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Home > Press > Pocket-sized magnetic resonance imaging

A portable magnetic resonance spectrometer (back right) allows investigations to be performed in the field. The magnet is housed in the circular base (in the foreground).
© Fraunhofer IBMT
A portable magnetic resonance spectrometer (back right) allows investigations to be performed in the field. The magnet is housed in the circular base (in the foreground). © Fraunhofer IBMT

Abstract:
The term "MRI scan" brings to mind the gigantic, expensive machines that are installed in hospitals. But research scientists have now developed small portable MRI scanners that perform their services in the field: for instance to examine ice cores.

Pocket-sized magnetic resonance imaging

Germany | Posted on July 2nd, 2008

Magnetic resonance imaging yields deep insights - into the atomic structure of a biomolecule, for instance, or into the tissues of a patient's body. Magnetic resonance imaging is one of the most important imaging methods used in medicine. However, MRI scanning has one major disadvantage: The machines are huge and extremely expensive, and almost impossible to transport.

The Magnetic Resonance working group at the Fraunhofer Institute for Biomedical Technology Engineering IBMT in Sankt Ingbert has made magnetic resonance imaging mobile. They collaborated with the New Zealand company Magritek to develop small portable devices. Dr. Frank Volke, head of the Magnetic Resonance working group, explains the core technology: "Instead of the large superconducting magnets that have to be cooled with liquid helium and nitrogen, extra-strong permanent magnets are installed in our devices. There is no need for cooling anymore." To make this possible, several permanent magnets are so arranged that the magnetic field lines overlap to form a homogeneous field. In this way, the developers have succeeded in developing small, less expensive, and above all portable magnetic resonance spectrometers that can even be powered by batteries.

Physicians and researchers alike can benefit from the mobile pocketsized nuclear magnetic resonance (NMR) devices: The first "Kea NMR moles" are already in use in the Antarctic, helping researchers to study the effects of environmental change by analyzing the structure of ice masses or drilled ice cores. Nevertheless, they cannot replace clinical MRI scanners for whole human body studies. There are many more potential applications for such devices, including delivering important data - directly and online - during production processes. Industrial manufacturers of sausages, cheese or candies, for instance, can use them to analyze the fat or water content of their food products. The spectrometers can also be employed to measure the humidity of materials, characterize the molecular structure of polymers, or determine the quality of trees for wood production. Together with Magritek, the Fraunhofer researchers provide technical instruction for users in Germany and Europe and support them with device maintenance.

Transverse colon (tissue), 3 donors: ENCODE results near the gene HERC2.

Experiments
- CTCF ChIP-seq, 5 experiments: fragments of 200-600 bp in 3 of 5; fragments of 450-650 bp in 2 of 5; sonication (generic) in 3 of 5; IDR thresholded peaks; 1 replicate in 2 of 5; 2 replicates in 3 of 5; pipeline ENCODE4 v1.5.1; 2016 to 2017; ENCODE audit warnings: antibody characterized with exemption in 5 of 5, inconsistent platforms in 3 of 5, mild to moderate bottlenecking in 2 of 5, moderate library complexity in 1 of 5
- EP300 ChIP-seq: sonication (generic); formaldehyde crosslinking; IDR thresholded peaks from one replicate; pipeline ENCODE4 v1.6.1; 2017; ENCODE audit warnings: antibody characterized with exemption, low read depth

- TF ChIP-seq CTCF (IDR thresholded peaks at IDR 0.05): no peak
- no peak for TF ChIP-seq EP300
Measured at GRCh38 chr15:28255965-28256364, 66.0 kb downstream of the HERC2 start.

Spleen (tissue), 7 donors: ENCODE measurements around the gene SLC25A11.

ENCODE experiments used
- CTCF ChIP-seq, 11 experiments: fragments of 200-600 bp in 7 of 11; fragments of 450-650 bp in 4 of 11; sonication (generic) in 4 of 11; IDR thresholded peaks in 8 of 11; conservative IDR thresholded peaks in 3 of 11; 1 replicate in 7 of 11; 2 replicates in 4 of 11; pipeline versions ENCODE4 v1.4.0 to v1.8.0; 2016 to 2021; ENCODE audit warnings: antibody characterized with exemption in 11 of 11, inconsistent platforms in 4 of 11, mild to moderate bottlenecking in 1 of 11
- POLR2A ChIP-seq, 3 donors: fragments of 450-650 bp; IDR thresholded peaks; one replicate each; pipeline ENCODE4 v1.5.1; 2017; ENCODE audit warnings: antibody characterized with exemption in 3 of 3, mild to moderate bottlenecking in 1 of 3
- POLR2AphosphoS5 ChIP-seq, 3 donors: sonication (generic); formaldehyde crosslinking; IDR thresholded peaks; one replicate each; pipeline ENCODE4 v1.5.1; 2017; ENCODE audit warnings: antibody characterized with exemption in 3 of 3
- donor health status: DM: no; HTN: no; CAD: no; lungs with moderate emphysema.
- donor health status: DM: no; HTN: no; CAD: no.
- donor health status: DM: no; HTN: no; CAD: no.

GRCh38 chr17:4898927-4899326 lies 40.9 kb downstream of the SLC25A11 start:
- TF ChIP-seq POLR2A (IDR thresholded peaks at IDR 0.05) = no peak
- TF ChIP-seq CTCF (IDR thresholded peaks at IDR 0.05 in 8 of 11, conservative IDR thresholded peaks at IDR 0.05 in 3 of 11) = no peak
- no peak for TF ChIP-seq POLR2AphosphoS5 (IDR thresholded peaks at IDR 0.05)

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About Fraunhofer-Gesellschaft
The Fraunhofer-Gesellschaft undertakes applied research of direct utility to private and public enterprise and of wide benefit to society.

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* Industry
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Facts and Figures at a Glance:

* More than 80 research units, including 56 Fraunhofer Institutes, at 40 different locations in Germany

* The majority of the 13, 000 staff are qualified scientists and engineers

* € 1.3 billion annual research budget totaling.
Of this sum, more than 1 billion euros is generated through contract research. Two thirds of the research revenue is derived from contracts with industry and from publicly financed research projects. Only one third is contributed by the German federal and Länder governments in the form of institutional funding

* Research centers and representative offices in Europe, USA, Asia and in the Middle East

For more information, please click here

Contacts:
Dr. Frank Volke
Phone: +49 6894 980-405
Fax: +49 6894 980-400
Fraunhofer-Institut für Biomedizinische Technik
IBMT
Ensheimer Straße 48
66386 St. Ingbert

Copyright © Fraunhofer-Gesellschaft

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